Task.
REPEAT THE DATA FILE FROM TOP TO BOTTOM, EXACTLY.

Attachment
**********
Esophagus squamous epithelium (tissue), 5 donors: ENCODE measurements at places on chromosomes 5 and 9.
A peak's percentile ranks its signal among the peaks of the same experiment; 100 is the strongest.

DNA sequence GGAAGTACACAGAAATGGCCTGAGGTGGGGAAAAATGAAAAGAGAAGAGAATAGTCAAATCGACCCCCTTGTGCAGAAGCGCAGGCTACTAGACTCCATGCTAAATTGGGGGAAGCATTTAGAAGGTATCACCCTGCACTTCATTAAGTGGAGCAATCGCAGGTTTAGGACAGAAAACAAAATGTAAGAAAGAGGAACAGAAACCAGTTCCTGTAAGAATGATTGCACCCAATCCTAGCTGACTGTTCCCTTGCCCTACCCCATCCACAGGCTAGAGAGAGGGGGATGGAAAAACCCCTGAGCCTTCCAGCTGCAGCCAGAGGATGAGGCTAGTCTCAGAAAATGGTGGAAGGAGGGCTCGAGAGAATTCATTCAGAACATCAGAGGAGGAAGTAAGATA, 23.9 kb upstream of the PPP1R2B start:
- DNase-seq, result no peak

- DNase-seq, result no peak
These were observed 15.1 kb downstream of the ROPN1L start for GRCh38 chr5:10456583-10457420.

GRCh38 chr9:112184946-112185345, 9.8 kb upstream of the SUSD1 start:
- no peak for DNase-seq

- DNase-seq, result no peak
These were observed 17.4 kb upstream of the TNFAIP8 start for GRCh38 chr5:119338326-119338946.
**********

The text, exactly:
Esophagus squamous epithelium (tissue), 5 donors: ENCODE measurements at places on chromosomes 5 and 9.
A peak's percentile ranks its signal among the peaks of the same experiment; 100 is the strongest.

DNA sequence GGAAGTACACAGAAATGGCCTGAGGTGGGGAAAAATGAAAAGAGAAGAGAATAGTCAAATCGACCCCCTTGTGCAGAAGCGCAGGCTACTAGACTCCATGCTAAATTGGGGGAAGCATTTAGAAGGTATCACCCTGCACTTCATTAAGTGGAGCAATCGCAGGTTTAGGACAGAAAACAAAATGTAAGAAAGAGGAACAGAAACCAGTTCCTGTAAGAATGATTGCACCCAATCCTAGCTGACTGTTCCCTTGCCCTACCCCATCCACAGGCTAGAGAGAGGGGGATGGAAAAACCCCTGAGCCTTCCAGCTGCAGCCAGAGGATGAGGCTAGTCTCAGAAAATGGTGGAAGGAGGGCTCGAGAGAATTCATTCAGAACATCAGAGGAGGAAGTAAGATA, 23.9 kb upstream of the PPP1R2B start:
- DNase-seq, result no peak

- DNase-seq, result no peak
These were observed 15.1 kb downstream of the ROPN1L start for GRCh38 chr5:10456583-10457420.

GRCh38 chr9:112184946-112185345, 9.8 kb upstream of the SUSD1 start:
- no peak for DNase-seq

- DNase-seq, result no peak
These were observed 17.4 kb upstream of the TNFAIP8 start for GRCh38 chr5:119338326-119338946.